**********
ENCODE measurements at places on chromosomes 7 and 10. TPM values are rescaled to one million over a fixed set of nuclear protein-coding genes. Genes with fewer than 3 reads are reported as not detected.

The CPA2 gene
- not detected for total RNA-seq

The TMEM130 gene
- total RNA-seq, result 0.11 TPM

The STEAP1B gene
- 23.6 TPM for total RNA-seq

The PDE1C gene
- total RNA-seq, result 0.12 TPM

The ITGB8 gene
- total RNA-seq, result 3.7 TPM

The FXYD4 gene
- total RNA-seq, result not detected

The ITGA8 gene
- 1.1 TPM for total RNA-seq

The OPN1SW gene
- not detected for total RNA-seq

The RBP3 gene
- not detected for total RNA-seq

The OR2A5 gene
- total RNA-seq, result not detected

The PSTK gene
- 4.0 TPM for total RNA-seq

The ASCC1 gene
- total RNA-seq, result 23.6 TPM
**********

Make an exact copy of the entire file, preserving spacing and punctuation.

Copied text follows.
ENCODE measurements at places on chromosomes 7 and 10. TPM values are rescaled to one million over a fixed set of nuclear protein-coding genes. Genes with fewer than 3 reads are reported as not detected.

The CPA2 gene
- not detected for total RNA-seq

The TMEM130 gene
- total RNA-seq, result 0.11 TPM

The STEAP1B gene
- 23.6 TPM for total RNA-seq

The PDE1C gene
- total RNA-seq, result 0.12 TPM

The ITGB8 gene
- total RNA-seq, result 3.7 TPM

The FXYD4 gene
- total RNA-seq, result not detected

The ITGA8 gene
- 1.1 TPM for total RNA-seq

The OPN1SW gene
- not detected for total RNA-seq

The RBP3 gene
- not detected for total RNA-seq

The OR2A5 gene
- total RNA-seq, result not detected

The PSTK gene
- 4.0 TPM for total RNA-seq

The ASCC1 gene
- total RNA-seq, result 23.6 TPM